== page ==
<img height="1" width="1" style="display:none" src="https://www.facebook.com/tr?id=344430429281371&amp;ev=PageView&amp;noscript=1">


Making the Case for Your Next Customer Education Hire

Written by Julia Borgini

Published on October 23, 2017

If your customer education team is regularly missing deadlines, never gets to the end of their To Do list, and is producing lower quality work because they're so overworked, it might be time for a new hire. Overworked employees are stressed employees, a combination that usually results in less productivity, increased loss time in sick days, and less profits for your company. A new hire (or two or three) will help alleviate the workload, boost morale among your existing customer education team, and help get your team back on track.

But before you can start interviewing people for that help, you have to convince upper management. They'll want to see a business case for that new hire that shows how an additional employee will lead to bigger profits. Here's how you can do that.

Step 1: Audit and quantify the team's workload

The first step to make the case you need to hire someone new for your team is proving how it will make your team's existing workload more efficient. Which means you've got to take a hard look at how you're working now and quantify the workload.

That means pulling together some numbers that will help convince upper management you need help. Calculate the work/time relationship for different areas of work your customer education (CE) team does. For example, ask your team how much time they spend on different tasks. Look at the team's workload and see how it is currently distributed.

This will help you identify your needs and show where you need to improve.

Step 2: Express your work in terms related to your organization's strategic direction

This part of the exercise will not only help you justify the new hire to upper management, but will also help your CE team see the value they bring to the organization as a whole. We can be so focused on our own work that we don't see or understand how what we're doing contributes to the organization.

When it comes to hiring new staff, CE leaders should engage their peers at the leadership level to get input and feedback on the organization's people management strategy. To make the request even more powerful, include financial metrics and information. Upper management wants to see concrete numbers when it comes to hiring.

Step 3: Focus on the revenue impact of a new hire

Time for more numbers, but not just the numbers of what it'll cost to hire a new CE staffer. Look at the costs each team member incurs during their workday (software licenses, communication costs, rent, hardware usage, training costs, etc.) Next, look at their schedules and see how much overtime they're booking and how many vacation/sick days they're taking because they're overworked. Finally, look at the revenue that each CE employee generates for the team, the department, and the organization overall. This can help you make the case for getting the help you need, since upper management likes to think in terms of overall revenue.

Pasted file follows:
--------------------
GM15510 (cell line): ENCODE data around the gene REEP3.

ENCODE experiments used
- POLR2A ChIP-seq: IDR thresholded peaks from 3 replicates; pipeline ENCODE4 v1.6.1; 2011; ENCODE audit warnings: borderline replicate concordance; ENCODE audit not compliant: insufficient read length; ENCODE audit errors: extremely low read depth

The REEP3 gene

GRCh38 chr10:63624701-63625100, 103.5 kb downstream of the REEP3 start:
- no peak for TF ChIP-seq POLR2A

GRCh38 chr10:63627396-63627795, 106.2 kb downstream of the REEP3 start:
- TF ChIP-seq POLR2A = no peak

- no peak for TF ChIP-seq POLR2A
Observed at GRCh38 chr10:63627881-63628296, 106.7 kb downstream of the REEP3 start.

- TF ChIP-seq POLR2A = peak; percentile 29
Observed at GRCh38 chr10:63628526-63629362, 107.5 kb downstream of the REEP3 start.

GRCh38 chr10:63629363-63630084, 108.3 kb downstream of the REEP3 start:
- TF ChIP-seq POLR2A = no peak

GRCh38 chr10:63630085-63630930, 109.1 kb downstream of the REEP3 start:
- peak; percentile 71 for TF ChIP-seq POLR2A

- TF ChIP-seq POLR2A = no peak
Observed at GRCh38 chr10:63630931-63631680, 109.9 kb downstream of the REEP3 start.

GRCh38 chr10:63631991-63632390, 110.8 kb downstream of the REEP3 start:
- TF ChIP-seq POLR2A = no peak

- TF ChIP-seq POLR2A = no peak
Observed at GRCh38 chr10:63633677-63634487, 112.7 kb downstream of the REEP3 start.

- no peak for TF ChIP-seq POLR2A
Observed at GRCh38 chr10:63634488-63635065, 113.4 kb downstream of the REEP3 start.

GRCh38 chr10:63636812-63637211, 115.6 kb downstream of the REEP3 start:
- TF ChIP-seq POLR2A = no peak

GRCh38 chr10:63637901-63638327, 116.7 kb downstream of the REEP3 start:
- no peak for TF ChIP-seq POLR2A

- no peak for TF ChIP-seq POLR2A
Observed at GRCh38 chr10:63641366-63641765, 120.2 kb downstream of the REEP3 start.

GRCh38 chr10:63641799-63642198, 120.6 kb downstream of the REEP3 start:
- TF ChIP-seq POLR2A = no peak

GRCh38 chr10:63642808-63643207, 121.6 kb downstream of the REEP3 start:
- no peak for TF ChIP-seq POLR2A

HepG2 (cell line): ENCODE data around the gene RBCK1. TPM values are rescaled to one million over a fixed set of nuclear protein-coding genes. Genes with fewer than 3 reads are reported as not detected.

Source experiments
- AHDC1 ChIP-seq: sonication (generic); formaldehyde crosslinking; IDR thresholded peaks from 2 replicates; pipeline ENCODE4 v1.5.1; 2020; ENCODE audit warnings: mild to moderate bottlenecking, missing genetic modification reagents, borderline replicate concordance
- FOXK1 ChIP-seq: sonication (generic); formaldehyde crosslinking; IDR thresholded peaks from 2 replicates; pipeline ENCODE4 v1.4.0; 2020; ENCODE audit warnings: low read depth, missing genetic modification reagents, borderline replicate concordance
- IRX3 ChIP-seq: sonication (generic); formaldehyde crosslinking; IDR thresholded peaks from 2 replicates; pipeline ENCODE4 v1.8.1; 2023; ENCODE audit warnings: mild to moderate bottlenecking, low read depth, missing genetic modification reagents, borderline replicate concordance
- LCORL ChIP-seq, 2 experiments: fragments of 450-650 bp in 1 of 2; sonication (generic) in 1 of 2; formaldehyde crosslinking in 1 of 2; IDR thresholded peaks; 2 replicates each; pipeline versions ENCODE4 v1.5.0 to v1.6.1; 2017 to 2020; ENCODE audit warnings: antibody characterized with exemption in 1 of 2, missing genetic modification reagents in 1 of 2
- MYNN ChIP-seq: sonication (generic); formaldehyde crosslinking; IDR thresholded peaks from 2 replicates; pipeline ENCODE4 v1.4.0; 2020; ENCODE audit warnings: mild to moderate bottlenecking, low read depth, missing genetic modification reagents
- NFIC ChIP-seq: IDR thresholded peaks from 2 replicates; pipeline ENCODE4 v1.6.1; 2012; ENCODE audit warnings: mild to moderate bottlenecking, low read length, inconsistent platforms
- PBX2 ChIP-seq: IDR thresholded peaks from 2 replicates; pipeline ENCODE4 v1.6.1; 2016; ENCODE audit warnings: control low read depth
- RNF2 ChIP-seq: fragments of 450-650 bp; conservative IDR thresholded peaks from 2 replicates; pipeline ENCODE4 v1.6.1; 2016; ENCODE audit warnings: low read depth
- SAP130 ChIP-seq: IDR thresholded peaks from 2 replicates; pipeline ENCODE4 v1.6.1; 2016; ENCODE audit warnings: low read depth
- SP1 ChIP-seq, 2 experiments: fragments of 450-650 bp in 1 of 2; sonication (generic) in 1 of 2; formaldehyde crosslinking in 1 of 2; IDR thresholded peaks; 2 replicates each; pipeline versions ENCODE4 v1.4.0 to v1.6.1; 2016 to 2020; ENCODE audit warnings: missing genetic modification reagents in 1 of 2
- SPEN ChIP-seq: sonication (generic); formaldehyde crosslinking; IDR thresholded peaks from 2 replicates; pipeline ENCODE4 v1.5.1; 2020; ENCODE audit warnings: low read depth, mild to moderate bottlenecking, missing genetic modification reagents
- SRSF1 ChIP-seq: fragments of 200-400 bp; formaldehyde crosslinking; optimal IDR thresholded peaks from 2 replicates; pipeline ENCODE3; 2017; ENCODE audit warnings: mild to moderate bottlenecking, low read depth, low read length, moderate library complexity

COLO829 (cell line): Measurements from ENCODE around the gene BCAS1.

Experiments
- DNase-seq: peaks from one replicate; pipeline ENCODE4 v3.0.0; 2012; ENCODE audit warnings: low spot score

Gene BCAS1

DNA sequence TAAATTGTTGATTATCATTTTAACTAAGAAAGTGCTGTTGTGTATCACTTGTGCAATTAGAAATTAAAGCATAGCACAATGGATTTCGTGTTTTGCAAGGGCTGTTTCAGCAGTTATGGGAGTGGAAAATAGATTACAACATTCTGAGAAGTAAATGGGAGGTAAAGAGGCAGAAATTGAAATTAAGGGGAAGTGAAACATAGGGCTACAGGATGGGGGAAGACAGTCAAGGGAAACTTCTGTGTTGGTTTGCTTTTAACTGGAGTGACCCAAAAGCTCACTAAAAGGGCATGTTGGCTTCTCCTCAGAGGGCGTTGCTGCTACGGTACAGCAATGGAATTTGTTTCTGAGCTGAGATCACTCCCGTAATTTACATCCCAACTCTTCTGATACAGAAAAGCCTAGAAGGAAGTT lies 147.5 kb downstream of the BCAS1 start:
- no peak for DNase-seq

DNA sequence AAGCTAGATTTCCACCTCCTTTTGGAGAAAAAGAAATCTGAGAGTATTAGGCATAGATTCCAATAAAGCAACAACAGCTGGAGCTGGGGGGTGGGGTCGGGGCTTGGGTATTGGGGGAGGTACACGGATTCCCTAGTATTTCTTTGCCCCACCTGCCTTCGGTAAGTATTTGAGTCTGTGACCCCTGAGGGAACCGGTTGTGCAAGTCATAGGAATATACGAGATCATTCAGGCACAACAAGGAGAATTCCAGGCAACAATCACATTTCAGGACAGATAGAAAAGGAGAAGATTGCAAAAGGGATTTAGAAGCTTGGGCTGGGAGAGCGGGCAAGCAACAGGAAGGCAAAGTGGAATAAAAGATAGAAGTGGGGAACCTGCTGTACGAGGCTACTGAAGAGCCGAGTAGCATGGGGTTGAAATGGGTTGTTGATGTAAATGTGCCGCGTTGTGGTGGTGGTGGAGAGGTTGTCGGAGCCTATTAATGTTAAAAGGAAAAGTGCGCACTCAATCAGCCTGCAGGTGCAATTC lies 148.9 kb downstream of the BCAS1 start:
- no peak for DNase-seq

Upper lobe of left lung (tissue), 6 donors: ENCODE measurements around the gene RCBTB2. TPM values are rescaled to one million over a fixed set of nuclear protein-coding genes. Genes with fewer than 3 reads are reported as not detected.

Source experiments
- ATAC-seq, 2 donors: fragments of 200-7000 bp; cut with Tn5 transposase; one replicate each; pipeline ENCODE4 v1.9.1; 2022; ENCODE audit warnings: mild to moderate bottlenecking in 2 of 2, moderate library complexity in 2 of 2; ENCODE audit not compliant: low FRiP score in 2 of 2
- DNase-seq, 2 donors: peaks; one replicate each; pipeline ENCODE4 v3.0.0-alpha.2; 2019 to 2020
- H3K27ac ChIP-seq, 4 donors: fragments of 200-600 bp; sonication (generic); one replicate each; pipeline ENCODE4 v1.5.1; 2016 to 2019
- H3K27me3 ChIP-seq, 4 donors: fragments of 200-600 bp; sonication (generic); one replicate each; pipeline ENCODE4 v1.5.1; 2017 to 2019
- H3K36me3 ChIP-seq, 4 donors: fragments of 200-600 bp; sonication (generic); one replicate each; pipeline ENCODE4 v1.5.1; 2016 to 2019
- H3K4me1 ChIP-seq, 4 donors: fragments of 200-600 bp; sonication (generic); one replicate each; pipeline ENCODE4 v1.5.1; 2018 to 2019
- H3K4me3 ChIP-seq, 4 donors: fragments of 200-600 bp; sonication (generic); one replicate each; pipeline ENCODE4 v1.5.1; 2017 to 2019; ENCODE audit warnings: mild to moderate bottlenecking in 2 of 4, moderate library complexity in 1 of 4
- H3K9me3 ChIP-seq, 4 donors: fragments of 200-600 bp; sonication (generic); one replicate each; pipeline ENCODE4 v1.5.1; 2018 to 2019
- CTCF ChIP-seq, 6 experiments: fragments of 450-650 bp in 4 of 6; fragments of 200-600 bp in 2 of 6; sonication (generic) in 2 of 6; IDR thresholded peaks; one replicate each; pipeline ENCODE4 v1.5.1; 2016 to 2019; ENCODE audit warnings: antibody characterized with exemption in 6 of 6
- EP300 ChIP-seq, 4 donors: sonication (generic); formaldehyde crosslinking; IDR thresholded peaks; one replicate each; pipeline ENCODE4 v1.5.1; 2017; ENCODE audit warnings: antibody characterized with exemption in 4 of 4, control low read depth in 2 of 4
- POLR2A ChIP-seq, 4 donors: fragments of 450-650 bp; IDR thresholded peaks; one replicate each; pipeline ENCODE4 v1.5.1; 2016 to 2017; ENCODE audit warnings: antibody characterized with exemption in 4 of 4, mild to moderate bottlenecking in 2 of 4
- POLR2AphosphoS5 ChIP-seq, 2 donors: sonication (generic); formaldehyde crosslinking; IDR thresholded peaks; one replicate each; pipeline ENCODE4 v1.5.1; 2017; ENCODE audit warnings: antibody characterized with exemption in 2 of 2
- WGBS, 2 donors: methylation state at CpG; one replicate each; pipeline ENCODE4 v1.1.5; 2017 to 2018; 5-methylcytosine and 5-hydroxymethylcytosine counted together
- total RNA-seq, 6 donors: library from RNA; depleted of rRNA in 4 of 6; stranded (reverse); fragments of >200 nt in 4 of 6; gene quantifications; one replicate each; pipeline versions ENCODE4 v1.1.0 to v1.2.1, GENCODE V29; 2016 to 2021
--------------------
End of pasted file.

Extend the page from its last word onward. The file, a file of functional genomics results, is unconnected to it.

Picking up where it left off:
By identifying the critical workforce segment in your CE team that is contributing most to your organization and examine how you can engage, develop, and retain them with the proper support (like the help a new hire would give them).

Step 4: Ask for the help

The final step is to actually ask for the help. Often upper management has no idea how short-staffed you may be because you're still producing the same amount of work (or even more, as the case may be). One team I worked on had only five team members and we were able to produce hundreds of pieces of content for the department every quarter. But upper management had no idea of the volume of work we were doing until we asked for more help. When they finally saw that each member was working at 135% capacity all the time, they immediately agreed to the additional help.

Making the case for a new CE hire can take time and effort, but it can be worthwhile. It will help upper management move CE hiring initiatives from the cost column to the profit column, and you get the help your customer education team needs.

[Webinar] - Customer Education:

A Self-Perpetuating Marketing Strategy for Growth

To dive more deeply into this topic, we are hosting a webinar on October 31, 2017 to talk to Adam Avramescu about some of his work on using customer education for non-customers to improving marketing and sales results. We will talk about different examples for how you can use your education content to help your marketing team. Customer education as a marketing strategy might just be your way to position your team as a strategic part of growing your company. Join the webinar and ask your questions.

Get as much out of it as you can. Register now!

Save Your Spot 

Originally published Oct 23, 2017 5:30:00 PM, updated Oct 23, 2017